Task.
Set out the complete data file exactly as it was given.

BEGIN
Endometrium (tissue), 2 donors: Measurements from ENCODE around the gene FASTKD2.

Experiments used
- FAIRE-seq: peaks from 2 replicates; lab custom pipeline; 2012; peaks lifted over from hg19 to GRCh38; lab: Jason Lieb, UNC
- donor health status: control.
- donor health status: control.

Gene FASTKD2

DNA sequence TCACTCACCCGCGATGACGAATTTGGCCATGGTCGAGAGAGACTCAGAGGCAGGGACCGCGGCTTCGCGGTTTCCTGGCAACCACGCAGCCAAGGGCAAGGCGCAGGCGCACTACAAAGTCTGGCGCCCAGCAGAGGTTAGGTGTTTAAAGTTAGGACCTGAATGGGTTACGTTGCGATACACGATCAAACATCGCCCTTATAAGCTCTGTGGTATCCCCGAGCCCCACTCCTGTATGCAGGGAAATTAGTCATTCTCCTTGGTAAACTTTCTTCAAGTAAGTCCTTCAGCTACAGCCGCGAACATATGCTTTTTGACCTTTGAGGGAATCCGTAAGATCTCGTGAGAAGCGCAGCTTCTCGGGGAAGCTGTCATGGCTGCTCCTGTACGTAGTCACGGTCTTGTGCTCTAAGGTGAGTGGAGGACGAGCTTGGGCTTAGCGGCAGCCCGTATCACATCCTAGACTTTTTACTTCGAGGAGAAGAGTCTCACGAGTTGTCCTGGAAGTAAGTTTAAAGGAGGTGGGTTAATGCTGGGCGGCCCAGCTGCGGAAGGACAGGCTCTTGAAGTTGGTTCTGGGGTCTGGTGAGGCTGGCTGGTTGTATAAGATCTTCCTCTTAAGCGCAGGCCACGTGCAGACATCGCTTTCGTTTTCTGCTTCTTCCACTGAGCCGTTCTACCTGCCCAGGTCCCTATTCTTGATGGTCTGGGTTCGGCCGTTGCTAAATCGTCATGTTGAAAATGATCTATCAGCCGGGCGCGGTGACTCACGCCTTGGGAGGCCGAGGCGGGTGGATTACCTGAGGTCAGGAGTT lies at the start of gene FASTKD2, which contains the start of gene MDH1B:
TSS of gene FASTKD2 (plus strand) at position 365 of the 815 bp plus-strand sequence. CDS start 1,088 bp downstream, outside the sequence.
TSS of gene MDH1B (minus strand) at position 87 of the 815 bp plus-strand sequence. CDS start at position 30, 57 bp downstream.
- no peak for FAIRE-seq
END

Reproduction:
Endometrium (tissue), 2 donors: Measurements from ENCODE around the gene FASTKD2.

Experiments used
- FAIRE-seq: peaks from 2 replicates; lab custom pipeline; 2012; peaks lifted over from hg19 to GRCh38; lab: Jason Lieb, UNC
- donor health status: control.
- donor health status: control.

Gene FASTKD2

DNA sequence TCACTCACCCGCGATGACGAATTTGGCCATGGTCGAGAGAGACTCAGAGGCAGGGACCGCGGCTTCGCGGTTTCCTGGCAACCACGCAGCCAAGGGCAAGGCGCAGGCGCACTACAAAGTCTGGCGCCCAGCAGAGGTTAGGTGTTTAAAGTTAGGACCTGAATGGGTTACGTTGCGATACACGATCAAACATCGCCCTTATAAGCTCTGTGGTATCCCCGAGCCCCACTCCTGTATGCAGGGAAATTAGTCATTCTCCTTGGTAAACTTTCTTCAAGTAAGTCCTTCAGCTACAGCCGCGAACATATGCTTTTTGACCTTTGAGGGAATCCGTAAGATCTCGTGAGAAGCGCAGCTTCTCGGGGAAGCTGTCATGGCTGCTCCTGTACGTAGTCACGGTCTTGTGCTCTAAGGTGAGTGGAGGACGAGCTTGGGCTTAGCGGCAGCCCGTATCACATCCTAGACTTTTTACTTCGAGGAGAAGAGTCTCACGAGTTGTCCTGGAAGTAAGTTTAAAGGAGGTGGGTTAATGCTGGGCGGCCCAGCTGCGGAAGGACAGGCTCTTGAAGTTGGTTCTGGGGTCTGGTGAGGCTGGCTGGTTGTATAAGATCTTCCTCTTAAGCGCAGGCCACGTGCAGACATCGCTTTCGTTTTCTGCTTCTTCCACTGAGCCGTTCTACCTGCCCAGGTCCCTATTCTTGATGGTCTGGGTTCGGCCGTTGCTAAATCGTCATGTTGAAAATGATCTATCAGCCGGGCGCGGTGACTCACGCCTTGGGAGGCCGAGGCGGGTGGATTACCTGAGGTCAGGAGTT lies at the start of gene FASTKD2, which contains the start of gene MDH1B:
TSS of gene FASTKD2 (plus strand) at position 365 of the 815 bp plus-strand sequence. CDS start 1,088 bp downstream, outside the sequence.
TSS of gene MDH1B (minus strand) at position 87 of the 815 bp plus-strand sequence. CDS start at position 30, 57 bp downstream.
- no peak for FAIRE-seq